Yours in sport

Singapore Sports Fan

Related links:

26 April 2009 – Newsflash: Singapore athletes break five national records at Negri Sembilan Open

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Newsflash: Hakeem breaks 110m hurdles record, and this time it should be the real deal

My contact at the Perak Open tells me that hurdler Abdul Hakeem Abdul Halim has finally done it – he has broken the national men’s 110m hurdles record, the oldest national mark left in Singapore athletics.

It seems Hakeem clocked 14.49sec in the heats – 0.27sec faster than Osman Merican’s 14.76sec mark which was set in 1966. Hakeem finished second in the final eventually in a slower time.

I hear that Hakeem’s time has a strong chance of being ratified as the new national record as there was a wind gauge at the meet, recording a wind speed of +1.0 m/s.

Apparently, there was no wind gauge present at the Asean University Games back in December when Hakeem first went under the national mark with a time of 14.45sec.

As a result, the Singapore Athletics Association was not able to ratify the time and confirm it as the new national record. Apparently, the SAA wrote to the organisers of the Asean University Games to ask them for the windspeed but they have not replied. Amazing.

That was also why Osman’s time was still in the record books when the SAA released the updated list of national marks at the start of this year.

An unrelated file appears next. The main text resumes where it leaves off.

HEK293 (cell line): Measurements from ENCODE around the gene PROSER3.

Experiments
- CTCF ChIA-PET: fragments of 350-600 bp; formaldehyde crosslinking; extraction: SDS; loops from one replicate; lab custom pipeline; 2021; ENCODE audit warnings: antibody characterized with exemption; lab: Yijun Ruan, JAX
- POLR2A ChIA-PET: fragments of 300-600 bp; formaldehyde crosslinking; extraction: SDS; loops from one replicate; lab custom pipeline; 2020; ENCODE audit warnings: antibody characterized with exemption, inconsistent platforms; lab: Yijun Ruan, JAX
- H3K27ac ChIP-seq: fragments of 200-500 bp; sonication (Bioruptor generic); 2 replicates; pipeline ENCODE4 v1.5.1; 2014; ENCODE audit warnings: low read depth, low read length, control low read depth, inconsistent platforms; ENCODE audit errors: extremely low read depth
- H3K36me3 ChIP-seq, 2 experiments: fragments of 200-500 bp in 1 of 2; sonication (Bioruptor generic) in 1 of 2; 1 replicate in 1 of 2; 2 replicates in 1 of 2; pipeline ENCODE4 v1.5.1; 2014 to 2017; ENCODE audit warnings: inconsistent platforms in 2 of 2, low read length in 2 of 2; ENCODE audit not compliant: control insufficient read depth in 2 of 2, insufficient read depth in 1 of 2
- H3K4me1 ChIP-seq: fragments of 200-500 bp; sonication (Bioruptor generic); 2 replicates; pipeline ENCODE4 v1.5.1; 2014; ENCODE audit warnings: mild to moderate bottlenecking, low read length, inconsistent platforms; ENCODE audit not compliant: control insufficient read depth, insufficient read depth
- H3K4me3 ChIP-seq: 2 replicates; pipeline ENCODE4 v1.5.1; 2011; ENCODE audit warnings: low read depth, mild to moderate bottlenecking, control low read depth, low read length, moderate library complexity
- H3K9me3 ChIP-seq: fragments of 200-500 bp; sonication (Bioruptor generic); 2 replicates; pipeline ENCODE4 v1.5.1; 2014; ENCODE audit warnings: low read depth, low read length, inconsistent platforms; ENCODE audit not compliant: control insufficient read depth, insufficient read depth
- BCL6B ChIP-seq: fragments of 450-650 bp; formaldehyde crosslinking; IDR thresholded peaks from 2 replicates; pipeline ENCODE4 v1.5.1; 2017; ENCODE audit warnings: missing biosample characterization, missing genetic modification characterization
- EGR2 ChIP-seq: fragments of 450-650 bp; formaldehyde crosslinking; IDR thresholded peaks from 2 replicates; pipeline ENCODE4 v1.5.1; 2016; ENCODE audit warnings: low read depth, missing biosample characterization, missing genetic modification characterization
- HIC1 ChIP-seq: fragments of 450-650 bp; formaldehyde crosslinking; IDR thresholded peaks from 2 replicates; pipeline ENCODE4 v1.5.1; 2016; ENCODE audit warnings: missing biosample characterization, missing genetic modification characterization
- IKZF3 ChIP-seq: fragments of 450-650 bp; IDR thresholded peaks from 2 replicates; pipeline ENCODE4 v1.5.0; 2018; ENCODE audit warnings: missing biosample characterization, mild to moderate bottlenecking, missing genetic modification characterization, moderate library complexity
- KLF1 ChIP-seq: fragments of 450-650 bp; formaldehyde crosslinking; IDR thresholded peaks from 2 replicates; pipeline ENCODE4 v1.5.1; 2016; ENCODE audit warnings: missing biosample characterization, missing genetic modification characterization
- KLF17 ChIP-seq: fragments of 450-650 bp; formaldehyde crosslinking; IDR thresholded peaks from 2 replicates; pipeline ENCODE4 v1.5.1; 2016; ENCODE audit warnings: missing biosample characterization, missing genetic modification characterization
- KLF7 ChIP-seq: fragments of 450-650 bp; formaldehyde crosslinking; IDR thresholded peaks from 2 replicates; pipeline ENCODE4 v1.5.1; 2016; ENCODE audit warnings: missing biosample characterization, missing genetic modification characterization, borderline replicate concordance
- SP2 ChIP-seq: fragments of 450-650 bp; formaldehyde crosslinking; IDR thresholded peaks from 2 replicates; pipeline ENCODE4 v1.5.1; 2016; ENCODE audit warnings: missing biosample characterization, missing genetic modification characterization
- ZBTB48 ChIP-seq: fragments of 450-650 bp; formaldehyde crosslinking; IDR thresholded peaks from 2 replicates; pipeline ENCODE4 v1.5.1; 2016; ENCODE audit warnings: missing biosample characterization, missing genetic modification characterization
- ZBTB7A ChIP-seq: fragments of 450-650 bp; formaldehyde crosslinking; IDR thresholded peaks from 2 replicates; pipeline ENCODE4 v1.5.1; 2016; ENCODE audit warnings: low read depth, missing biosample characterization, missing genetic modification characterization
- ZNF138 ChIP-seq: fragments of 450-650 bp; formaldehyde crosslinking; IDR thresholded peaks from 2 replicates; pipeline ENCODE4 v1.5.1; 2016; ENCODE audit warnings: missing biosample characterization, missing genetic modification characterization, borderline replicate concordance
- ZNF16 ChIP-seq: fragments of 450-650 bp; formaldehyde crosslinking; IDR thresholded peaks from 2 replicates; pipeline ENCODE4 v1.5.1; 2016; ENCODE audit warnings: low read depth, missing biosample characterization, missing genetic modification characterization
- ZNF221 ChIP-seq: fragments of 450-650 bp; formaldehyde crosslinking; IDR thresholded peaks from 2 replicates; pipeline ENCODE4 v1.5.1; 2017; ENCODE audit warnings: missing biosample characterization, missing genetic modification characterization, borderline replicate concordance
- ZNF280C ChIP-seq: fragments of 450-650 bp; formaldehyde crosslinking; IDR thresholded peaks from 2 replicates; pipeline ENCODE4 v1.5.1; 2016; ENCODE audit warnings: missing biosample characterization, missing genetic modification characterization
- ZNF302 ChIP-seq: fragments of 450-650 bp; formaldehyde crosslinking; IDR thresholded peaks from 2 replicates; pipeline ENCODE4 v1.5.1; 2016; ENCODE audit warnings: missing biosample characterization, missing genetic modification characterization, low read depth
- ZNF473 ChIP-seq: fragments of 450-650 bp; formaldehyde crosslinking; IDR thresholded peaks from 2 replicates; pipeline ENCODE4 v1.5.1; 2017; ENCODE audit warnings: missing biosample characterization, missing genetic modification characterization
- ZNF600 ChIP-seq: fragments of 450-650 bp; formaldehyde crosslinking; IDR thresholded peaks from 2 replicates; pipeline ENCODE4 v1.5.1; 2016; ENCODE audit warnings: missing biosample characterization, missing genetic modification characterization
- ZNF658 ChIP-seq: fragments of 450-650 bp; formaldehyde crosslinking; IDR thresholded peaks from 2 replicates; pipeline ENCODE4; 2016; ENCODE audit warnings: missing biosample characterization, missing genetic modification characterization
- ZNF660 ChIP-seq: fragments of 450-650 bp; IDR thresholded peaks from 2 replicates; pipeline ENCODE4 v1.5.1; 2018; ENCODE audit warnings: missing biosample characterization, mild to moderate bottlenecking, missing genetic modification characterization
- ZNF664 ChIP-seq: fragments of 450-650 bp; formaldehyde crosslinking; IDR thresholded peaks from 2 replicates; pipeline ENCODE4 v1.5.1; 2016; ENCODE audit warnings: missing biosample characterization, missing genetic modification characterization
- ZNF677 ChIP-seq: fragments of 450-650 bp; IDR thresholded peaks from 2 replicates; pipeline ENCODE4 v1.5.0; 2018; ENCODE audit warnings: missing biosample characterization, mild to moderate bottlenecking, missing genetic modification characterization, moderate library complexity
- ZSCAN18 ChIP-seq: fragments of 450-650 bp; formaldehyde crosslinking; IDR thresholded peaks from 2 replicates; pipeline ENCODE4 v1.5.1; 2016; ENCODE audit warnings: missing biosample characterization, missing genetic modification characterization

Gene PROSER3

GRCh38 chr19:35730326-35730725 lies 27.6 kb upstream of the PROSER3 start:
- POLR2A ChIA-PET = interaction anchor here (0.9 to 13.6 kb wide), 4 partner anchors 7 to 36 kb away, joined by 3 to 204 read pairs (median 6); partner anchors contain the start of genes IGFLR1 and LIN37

My heartiest congratulations to Hakeem.

What a great job by the young man, and I hope this will help to spur him on to qualify for the SEA Games.

It is probably not going to be easy as the qualifying mark is 14.00sec but let’s hope Hakeem puts in a string of consistently improving times from now on so as to strengthen his case for being nominated for the Games even if he doesn’t qualify outright in the end.

I hear too that Stefan Tseng won the triple jump at the Perak Open with a 15.56m effort. It’s way below his national mark of 16.04m and the SEA Games qualifying mark of 16.07m but then again, it’s his first competitive meet since recovering from a heel injury.

Also, national long jumper Matthew Goh, who set a new national mark of 7.53m and qualified for the SEA Games back in June, showed consistency as he finished second in the long jump final at the Perak Open.

His six jumps included two 7.44m efforts. That’s a good sign. I hear he lost the gold by 1cm.

Back to Hakeem: well done, and here’s wishing you all the best in your quest to set new standards in the hurdles.

Yours in sport

Singapore Sports Fan

Related links:

17 December 2008 – Hakeem breaks Singapore’s oldest track record

23 February 2009 – Hakeem’s national 110m hurdles record not recognised by SAA

26 April 2009 – Newsflash: Singapore’s athletes break five national records at Negri Sembilan Open

6 June 2009 – Newsflash: Matthew breaks national long jump record, qualifies for SEA Games